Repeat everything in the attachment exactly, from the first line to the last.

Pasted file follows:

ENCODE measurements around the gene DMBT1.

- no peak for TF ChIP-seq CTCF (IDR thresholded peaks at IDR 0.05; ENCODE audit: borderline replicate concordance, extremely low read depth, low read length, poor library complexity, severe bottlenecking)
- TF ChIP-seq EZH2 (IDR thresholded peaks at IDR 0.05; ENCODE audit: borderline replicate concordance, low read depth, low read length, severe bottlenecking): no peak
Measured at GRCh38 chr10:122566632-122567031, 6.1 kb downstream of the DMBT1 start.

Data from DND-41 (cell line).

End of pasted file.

ENCODE measurements around the gene DMBT1.

- no peak for TF ChIP-seq CTCF (IDR thresholded peaks at IDR 0.05; ENCODE audit: borderline replicate concordance, extremely low read depth, low read length, poor library complexity, severe bottlenecking)
- TF ChIP-seq EZH2 (IDR thresholded peaks at IDR 0.05; ENCODE audit: borderline replicate concordance, low read depth, low read length, severe bottlenecking): no peak
Measured at GRCh38 chr10:122566632-122567031, 6.1 kb downstream of the DMBT1 start.

Data from DND-41 (cell line).